LAS CRUCES — Some people are wondering how a change in New Mexico's congressional delegation will impact a proposal for designating thousands of acres in Doña Ana County as wilderness.
The proposal for an official federal wilderness designation, initially put forward in late 2005, stalled after it lost support from outgoing U.S. Sen. Pete Domenici, R-N.M., and was opposed by outgoing U.S. Rep. Steve Pearce, R-N.M., who backed a different land-use plan favored by ranchers.
But Domenici is retiring, and Pearce unsuccessfully sought election this year to Domenici's Senate seat. Replacing them are Sen.-elect Tom Udall, now a congressman from northern New Mexico, and Rep.-elect Harry Teague, both Democrats.
Teague, in a phone interview two weeks ago, said he's already spoken to some constituents about the wilderness proposal, but is still gathering information. He said he doesn't have a stance yet.
"I don't really have everything I need to have about that," Teague said.
Marissa Padilla, a spokeswoman for Udall, said the senator-elect will invite and listen to all of the various parties to build consensus on the wilderness. Udall looks forward to working with Bingaman, Teague and the members of the new delegation to take steps toward the introduction of legislation, she said.
Jude McCartin, spokeswoman for U.S. Sen. Jeff Bingaman, D-N.M., said that, in January, the senator will begin talks with Doña Ana County residents and the new delegation "with the intention of developing wilderness legislation."
A group backed by ranchers and off-road vehicle users, called People for Preserving Our Western Heritage, has butted heads with the Doña Ana County Wilderness Coalition over its proposal for wilderness. The pro-wilderness group includes conservationists, sportsmen and some developers.
Frank DuBois, a former agriculture secretary for New Mexico who's involved with the ranching group, said members aren't concerned about the changes in Washington, D.C.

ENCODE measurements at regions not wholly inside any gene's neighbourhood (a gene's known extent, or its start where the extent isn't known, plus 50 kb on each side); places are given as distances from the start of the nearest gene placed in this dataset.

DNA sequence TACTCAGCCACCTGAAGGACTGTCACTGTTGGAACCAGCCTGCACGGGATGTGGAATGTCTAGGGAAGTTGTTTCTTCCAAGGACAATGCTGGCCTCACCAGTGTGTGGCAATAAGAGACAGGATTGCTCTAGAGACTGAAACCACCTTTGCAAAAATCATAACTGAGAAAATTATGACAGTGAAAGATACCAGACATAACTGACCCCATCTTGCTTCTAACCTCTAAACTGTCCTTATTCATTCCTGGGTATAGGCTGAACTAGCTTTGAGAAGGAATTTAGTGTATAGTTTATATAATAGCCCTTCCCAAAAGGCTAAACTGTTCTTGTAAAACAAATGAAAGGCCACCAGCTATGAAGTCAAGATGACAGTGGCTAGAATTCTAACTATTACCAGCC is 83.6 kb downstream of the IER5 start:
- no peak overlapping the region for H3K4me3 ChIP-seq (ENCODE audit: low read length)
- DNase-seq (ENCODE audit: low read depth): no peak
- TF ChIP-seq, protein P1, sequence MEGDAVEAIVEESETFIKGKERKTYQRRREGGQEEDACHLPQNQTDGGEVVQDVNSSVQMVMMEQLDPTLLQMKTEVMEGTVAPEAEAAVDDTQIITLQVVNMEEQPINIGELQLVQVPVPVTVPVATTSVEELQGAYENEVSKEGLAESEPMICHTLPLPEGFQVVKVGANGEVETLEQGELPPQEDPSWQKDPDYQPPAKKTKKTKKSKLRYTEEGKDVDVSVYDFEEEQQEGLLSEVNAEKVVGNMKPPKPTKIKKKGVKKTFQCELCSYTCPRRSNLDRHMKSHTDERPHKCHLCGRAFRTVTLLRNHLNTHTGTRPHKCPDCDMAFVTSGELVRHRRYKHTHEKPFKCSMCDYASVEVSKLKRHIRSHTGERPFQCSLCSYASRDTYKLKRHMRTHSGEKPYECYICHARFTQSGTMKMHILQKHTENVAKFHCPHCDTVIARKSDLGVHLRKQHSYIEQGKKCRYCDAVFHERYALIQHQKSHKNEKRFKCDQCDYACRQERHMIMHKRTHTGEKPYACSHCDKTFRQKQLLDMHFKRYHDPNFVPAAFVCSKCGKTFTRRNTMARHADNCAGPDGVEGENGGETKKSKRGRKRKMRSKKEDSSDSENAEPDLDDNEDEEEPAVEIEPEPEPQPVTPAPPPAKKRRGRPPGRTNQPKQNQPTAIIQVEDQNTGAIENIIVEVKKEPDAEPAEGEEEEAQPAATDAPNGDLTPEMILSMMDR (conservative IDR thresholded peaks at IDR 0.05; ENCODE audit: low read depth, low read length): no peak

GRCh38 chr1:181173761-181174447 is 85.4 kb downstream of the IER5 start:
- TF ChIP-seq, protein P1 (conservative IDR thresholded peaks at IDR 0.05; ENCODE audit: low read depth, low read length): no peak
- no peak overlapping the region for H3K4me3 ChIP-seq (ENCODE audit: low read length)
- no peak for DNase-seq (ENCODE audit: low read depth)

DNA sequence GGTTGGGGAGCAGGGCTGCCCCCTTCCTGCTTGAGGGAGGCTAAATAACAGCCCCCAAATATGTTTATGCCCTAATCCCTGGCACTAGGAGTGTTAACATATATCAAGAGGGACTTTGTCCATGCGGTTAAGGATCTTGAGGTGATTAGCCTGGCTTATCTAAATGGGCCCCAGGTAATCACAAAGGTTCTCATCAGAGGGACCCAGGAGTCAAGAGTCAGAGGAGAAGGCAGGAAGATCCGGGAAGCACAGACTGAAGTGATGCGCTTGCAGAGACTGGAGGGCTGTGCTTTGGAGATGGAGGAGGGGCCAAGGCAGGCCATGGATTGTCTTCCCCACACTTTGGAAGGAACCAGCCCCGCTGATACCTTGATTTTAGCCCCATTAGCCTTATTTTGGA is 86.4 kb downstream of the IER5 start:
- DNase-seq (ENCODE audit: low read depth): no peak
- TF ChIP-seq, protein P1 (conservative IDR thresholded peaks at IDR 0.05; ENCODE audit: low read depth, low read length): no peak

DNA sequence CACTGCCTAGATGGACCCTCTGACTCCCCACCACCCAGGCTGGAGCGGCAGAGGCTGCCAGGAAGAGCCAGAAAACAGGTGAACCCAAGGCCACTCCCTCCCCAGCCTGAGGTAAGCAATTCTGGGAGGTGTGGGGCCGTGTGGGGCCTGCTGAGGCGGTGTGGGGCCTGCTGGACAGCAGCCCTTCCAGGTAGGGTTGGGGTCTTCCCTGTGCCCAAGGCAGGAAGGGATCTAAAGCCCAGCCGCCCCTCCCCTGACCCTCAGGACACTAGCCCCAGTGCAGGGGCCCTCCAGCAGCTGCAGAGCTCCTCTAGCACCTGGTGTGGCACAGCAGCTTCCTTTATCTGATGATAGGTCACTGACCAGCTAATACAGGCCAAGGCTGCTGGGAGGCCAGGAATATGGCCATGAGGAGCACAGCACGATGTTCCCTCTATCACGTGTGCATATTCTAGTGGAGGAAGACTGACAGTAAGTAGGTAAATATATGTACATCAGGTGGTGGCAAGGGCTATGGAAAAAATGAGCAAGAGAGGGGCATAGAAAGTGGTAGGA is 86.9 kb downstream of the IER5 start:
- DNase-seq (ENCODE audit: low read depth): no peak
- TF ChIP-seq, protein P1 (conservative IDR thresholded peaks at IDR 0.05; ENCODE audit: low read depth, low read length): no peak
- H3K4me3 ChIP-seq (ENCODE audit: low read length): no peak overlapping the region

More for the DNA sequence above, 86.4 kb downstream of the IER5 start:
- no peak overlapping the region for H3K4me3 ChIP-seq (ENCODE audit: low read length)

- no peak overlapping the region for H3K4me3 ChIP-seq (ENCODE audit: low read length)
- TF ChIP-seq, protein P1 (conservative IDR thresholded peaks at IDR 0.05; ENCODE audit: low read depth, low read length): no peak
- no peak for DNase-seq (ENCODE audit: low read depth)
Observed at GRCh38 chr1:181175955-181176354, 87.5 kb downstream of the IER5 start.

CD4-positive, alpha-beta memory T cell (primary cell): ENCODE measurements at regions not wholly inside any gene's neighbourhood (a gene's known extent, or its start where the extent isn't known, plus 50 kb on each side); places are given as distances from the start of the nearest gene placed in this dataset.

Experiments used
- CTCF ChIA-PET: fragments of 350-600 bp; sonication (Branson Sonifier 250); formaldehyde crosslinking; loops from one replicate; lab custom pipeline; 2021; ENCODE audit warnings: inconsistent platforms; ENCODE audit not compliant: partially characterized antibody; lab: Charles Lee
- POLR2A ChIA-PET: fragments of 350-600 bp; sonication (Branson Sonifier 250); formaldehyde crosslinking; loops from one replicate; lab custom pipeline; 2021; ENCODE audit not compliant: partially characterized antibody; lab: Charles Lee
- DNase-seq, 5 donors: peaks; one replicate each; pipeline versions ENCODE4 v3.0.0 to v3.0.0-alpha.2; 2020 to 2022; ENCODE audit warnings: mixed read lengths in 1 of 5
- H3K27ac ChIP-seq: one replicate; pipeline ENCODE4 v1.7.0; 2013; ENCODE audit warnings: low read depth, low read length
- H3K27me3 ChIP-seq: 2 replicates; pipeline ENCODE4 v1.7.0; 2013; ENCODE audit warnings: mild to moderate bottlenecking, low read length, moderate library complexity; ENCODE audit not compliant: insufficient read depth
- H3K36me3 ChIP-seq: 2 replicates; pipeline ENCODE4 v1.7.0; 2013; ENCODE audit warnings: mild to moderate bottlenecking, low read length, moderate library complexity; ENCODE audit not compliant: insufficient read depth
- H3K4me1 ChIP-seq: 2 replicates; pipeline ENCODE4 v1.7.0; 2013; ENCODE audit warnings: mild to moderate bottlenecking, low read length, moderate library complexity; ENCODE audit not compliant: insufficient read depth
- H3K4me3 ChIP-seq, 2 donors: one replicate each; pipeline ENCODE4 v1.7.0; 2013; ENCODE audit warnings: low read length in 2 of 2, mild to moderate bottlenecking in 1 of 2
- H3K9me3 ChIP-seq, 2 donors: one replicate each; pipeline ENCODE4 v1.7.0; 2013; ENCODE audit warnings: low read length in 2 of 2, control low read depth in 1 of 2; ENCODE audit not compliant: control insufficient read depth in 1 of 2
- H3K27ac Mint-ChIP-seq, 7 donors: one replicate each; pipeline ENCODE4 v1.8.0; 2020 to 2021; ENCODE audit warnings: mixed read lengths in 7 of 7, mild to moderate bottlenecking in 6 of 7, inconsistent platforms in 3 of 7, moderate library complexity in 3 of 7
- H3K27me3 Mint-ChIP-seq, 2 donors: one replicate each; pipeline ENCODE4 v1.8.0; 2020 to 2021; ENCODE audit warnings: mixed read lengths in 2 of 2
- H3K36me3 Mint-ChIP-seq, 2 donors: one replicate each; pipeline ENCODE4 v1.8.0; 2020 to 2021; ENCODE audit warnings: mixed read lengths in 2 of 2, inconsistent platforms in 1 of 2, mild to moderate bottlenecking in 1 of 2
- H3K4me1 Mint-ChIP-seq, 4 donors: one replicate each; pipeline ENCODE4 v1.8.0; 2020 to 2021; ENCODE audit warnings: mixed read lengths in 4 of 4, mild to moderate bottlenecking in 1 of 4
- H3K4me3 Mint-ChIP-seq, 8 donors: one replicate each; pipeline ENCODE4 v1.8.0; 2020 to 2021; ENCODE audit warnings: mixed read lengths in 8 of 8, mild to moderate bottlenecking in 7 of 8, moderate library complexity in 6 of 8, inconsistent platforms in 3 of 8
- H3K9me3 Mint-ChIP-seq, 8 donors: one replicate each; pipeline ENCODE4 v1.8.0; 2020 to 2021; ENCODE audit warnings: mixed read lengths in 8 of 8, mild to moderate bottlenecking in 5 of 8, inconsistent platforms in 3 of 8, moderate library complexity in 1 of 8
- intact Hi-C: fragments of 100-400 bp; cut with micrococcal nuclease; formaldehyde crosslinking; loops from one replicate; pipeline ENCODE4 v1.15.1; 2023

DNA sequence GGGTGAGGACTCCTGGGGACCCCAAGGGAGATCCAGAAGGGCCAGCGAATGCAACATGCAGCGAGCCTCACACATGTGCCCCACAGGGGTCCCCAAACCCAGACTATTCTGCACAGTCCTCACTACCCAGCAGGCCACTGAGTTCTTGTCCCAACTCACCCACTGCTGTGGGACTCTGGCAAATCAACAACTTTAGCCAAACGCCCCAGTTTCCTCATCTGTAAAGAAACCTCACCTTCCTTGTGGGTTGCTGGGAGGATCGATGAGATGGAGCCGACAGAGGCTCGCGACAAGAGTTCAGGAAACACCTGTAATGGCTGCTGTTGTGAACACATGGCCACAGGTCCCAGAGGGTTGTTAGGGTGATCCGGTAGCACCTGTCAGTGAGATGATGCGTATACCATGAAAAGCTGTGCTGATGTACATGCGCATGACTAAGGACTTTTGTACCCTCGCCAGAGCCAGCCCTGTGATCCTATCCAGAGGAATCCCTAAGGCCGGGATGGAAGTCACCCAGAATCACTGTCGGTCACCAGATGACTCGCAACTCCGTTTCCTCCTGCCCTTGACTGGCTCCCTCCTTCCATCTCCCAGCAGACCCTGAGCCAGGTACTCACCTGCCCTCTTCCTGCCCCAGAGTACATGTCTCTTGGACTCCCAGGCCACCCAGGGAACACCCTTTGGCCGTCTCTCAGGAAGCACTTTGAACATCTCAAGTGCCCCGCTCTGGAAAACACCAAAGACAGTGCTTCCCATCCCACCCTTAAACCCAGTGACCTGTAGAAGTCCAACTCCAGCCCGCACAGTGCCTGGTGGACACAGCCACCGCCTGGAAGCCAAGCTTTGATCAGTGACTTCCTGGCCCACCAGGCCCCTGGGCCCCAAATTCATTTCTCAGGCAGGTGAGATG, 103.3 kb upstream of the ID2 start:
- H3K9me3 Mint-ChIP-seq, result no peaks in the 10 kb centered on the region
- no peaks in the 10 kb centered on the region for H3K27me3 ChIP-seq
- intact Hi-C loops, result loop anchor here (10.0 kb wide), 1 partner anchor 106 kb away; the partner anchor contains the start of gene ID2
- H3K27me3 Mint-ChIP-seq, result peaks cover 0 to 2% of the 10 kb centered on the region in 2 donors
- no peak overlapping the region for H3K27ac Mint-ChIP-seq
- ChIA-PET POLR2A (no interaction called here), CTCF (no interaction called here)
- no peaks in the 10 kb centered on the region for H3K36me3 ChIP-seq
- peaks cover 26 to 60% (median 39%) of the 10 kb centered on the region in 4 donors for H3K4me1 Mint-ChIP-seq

"We look forward to working with Sen. Bingaman and new members of the congressional delegation," he said. "We think we've got a proposal that not only protects the land and has more of a public benefit for more people to enjoy."
DuBois said the group has met with Bingaman about the matter and has requested to meet with Udall and Teague.
Meanwhile, Jeff Steinborn, local director for the New Mexico Wilderness Alliance, said the change in the congressional delegation is favorable, considering Pearce was opposed to a wilderness designation.
"It's hopeful to have people there who aren't ideologically opposed to you on ideological grounds," he said.
Steinborn said backers of wilderness have been in touch with members of the delegation, but he said he's not aware of any immediate plans for legislation.
"Having said that, clearly our delegation is now engaged in this issue, and we're very hopeful we can get legislation introduced in the next few months because it's time," he said. "We've all been at this as a community for over three years, and we've reached a high level of consensus, from our standpoint, on these areas."